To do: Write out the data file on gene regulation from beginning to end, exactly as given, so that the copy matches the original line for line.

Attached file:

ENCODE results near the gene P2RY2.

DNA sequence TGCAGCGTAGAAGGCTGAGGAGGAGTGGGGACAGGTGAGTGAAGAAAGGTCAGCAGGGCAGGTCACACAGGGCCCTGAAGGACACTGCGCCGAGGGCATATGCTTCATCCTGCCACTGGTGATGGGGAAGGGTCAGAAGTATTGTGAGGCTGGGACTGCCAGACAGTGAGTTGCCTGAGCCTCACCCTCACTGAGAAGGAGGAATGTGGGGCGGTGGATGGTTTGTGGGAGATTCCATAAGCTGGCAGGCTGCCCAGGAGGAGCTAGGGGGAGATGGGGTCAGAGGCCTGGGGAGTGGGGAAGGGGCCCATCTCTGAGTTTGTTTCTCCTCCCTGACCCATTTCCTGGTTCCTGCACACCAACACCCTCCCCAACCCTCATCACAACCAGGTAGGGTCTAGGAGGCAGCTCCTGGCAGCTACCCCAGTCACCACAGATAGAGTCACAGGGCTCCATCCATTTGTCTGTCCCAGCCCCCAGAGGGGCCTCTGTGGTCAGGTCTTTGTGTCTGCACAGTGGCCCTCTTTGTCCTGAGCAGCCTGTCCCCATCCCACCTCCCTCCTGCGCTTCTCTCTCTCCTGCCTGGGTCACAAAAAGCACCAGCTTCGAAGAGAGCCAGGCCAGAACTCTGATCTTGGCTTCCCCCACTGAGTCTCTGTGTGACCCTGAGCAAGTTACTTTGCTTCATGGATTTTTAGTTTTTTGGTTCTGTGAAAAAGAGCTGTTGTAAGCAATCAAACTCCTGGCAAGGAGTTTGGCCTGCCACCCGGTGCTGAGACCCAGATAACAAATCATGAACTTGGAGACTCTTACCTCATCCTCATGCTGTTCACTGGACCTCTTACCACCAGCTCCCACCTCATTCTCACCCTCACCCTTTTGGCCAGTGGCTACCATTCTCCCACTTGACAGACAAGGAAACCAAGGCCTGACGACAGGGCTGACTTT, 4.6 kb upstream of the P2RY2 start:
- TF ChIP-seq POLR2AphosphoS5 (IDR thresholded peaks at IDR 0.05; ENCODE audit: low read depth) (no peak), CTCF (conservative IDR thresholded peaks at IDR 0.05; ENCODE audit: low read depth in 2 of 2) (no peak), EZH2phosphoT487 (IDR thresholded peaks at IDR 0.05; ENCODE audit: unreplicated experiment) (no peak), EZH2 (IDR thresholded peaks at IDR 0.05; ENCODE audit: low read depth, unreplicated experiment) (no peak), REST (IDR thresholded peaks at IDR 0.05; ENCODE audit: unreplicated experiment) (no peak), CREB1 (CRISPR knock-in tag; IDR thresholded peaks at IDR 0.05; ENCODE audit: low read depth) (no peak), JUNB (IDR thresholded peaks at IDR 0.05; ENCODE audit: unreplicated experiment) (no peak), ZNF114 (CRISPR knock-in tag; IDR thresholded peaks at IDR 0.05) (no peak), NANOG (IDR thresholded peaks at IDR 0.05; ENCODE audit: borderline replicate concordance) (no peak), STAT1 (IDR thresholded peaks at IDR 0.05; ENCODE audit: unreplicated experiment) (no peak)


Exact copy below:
ENCODE results near the gene P2RY2.

DNA sequence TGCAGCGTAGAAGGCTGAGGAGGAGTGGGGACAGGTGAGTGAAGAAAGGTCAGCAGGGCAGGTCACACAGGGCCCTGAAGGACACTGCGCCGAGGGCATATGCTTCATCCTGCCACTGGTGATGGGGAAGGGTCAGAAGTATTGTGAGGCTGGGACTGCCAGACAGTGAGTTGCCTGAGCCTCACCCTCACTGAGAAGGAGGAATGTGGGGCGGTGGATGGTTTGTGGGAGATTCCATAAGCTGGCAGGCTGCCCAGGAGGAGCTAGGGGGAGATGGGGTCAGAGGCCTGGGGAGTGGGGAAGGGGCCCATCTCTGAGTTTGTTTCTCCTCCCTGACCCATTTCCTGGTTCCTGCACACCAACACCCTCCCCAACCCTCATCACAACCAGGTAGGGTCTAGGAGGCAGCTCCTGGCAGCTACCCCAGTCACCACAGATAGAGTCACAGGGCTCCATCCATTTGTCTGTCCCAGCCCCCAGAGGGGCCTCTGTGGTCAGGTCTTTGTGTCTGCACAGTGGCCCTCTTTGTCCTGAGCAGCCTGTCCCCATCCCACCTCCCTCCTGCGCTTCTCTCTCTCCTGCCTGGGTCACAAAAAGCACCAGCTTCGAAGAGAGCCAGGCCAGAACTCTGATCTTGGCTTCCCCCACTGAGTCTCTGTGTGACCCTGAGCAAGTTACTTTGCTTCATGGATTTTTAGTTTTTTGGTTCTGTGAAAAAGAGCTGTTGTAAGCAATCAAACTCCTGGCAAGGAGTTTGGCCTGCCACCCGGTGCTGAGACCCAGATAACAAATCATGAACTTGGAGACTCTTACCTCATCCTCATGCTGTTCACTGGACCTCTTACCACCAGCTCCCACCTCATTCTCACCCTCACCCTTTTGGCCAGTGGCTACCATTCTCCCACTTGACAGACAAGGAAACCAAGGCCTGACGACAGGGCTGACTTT, 4.6 kb upstream of the P2RY2 start:
- TF ChIP-seq POLR2AphosphoS5 (IDR thresholded peaks at IDR 0.05; ENCODE audit: low read depth) (no peak), CTCF (conservative IDR thresholded peaks at IDR 0.05; ENCODE audit: low read depth in 2 of 2) (no peak), EZH2phosphoT487 (IDR thresholded peaks at IDR 0.05; ENCODE audit: unreplicated experiment) (no peak), EZH2 (IDR thresholded peaks at IDR 0.05; ENCODE audit: low read depth, unreplicated experiment) (no peak), REST (IDR thresholded peaks at IDR 0.05; ENCODE audit: unreplicated experiment) (no peak), CREB1 (CRISPR knock-in tag; IDR thresholded peaks at IDR 0.05; ENCODE audit: low read depth) (no peak), JUNB (IDR thresholded peaks at IDR 0.05; ENCODE audit: unreplicated experiment) (no peak), ZNF114 (CRISPR knock-in tag; IDR thresholded peaks at IDR 0.05) (no peak), NANOG (IDR thresholded peaks at IDR 0.05; ENCODE audit: borderline replicate concordance) (no peak), STAT1 (IDR thresholded peaks at IDR 0.05; ENCODE audit: unreplicated experiment) (no peak)